Reminiscent of Victor Kiam whose television ads once stated, "I liked [ Remington shavers] so much I bought the company," U.K.-based brewer Scottish & Newcastle (Edinburgh, Scotland ) might announce, "Our supply chain was so important we decided to own it."
Scottish & Newcastle (S&N, www.scottish-newcastle.com) took the long road to supply chain improvement and ended up owning half of the third-party-logistics company providing its distribution services. It all started with consulting work that went awry.
S&N is currently pursuing a suit against PricewaterhouseCoopers (PwC, New York, www.pwc.com) before the High Court of London alleging deficiencies in the supply chain consulting work. PwC was retained in 1998 to advise on a strategic review of S&N's Courage group's supply chain. By 2003 the failed supply chain reorganization had led to massive costs, disruptions and delays, and reduced market demand. When the company publicly announced it would incur costs of £15 million ($29.5 million) to correct distribution problems, its share price fell 7% to a two-year low.
Today, not only has S&N fixed its supply chain, it is now co-owner of the logistics company that manages that supply chain. It's a surprising twist considering that when PwC initially recommended a radical restructuring, it was suggesting "lean supply chain" practices, not becoming a third-party logistics provider.
Based on the PwC consultants' original recommendations, S&N announced the complete overhaul of its supply chain operations in January 2001. Everything— warehousing, distribution and planning— would be organized into one function. On-trade distribution (to bars, restaurants and "trade" accounts) would be moved from its 39-warehouse network to three regional distribution centers (RDCs) and 30 satellite warehouses, some of which would be stockless. Those same RDCs would serve the off-trade or retail sales channel. Because executives believed that direct customer contact is a key value-adding activity, Courage draymen continued to deliver to customers. Primary distribution would remain with Hays, the logistics company that was already performing this function for Courage.
The company entered the transition optimistic, saying it would ultimately see a reduction of more than 40% in average stockholding and an attendant reduction in working capital. Over the four-year phase in, employment at Courage was expected to drop by 1,300 jobs. Exceptional costs of £116 million ($228 million) in the period would be replaced by a logistics network that would begin generating £46 million ($90.5 million) in annual savings once the transition was complete.
After 12 months of planning, the transition got underway and it became clear by late 2002 that the revamp of the Courage distribution system was taking longer than anticipated and it was costing much more than expected. The three £15 million ($29.5 million) RDCs were not being managed efficiently and, instead of reducing stock levels, both the new and old distribution systems were operating side by side, increasing stock levels, causing disruptions and leading S&N to add another two years to its implementation schedule. S&N also reported £15 million ($29.5 million) in added costs.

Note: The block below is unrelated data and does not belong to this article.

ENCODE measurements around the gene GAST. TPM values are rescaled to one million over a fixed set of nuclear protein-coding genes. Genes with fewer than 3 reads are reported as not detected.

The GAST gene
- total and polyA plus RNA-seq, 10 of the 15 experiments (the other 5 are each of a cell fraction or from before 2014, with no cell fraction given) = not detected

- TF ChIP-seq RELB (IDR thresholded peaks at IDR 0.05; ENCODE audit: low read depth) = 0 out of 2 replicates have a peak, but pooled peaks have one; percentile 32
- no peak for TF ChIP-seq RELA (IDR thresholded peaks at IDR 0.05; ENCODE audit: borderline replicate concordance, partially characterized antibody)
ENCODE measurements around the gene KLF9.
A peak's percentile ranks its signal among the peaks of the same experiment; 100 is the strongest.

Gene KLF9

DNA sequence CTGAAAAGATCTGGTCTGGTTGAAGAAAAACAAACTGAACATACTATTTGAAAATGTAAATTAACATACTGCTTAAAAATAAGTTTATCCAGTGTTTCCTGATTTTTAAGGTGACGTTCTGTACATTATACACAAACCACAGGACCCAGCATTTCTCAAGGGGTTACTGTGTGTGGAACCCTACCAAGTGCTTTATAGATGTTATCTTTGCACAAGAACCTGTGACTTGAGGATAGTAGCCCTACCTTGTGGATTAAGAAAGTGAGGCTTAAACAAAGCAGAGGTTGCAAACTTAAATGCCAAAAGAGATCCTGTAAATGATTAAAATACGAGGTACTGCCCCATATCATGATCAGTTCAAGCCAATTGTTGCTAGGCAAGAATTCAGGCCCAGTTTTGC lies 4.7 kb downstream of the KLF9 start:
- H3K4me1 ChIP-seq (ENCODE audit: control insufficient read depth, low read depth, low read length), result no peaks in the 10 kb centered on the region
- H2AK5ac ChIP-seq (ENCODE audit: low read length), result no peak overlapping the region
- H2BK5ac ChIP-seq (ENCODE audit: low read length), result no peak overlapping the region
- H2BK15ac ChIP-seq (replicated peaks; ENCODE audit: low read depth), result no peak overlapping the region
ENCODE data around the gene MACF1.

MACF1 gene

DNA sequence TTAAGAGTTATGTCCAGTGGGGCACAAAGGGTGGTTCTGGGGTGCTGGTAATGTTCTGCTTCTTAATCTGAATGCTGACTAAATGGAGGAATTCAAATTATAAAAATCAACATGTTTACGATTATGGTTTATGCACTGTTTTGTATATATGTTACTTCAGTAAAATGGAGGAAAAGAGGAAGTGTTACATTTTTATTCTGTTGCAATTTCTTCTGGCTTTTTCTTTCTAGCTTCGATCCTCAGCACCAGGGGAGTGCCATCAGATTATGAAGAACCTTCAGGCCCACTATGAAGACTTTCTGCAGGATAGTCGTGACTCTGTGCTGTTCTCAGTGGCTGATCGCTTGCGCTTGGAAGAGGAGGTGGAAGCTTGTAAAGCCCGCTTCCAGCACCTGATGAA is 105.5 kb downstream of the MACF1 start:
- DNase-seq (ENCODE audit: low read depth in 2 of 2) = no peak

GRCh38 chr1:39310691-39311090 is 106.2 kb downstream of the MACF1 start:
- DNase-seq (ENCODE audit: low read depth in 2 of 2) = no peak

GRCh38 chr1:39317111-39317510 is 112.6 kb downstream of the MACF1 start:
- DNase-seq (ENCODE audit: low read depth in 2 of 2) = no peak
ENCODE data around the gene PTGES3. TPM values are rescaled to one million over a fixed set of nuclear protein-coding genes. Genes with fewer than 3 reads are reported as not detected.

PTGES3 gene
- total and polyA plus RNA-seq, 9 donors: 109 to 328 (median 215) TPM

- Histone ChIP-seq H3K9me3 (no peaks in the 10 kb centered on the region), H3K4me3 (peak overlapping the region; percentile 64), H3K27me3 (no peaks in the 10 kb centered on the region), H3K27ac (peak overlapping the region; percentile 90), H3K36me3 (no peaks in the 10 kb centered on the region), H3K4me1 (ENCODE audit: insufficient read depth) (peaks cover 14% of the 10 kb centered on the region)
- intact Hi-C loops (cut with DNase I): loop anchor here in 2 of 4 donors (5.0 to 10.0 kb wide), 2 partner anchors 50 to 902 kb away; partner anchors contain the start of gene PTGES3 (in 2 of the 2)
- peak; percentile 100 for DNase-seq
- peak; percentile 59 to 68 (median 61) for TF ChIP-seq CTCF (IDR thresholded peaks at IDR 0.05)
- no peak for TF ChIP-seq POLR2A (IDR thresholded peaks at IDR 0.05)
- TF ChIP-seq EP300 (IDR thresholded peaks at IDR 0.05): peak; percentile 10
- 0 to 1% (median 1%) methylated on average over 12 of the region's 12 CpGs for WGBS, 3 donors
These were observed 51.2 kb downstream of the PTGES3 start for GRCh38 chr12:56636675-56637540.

The significance of the mistakes made in the revamp of the Courage supply chain had many dimensions. Part of the recommendation to shift to an RDC-based network meant changing delivery dates for customers, to which customer reaction was strongly negative.
By late 2006 new thinking was driving S&N's supply chain decisions. During this period of turmoil, Hays, the company providing logistics support to Courage since 1995, had been acquired by Platinum Equity Group (2004) and was then sold to Kuehne + Nagel (late 2005). In 2006 S&N and Kuehne + Nagel formed a joint venture, Kuehne + Nagel Drinksflow Logistics (KNDL), which will provide S&N U.K.'s primary and secondary distribution activities for a contracted10 years.
KNDL has now taken over distribution services on behalf of the joint venture, absorbing Kuehne + Nagel's existing contacts with S&N. In the process, S&N will transfer operation of 22 U.K. warehouses and 700 vehicles to the joint venture, along with five major regional distribution centers. The joint venture will be free to pursue new business in the drinks business.
S&N expects annual cost savings of £5 million ($9.8 million) in 2007and will receive a net consideration of £30 million ($58.8 million) from the joint venture.
Though the core of Scottish & Newcastle's focus will remain on its drinks brands, the company has clearly learned a powerful lesson about the importance of its supply chain. This may have been one of the more radical overhauls of a supply chain in terms of the process that change took, but looking at the results, S&N has finally reached the point where it is reducing stock levels while maintaining or improving costs and cash flow. It wasn't a straight line, but the company appears to have reached its original goal.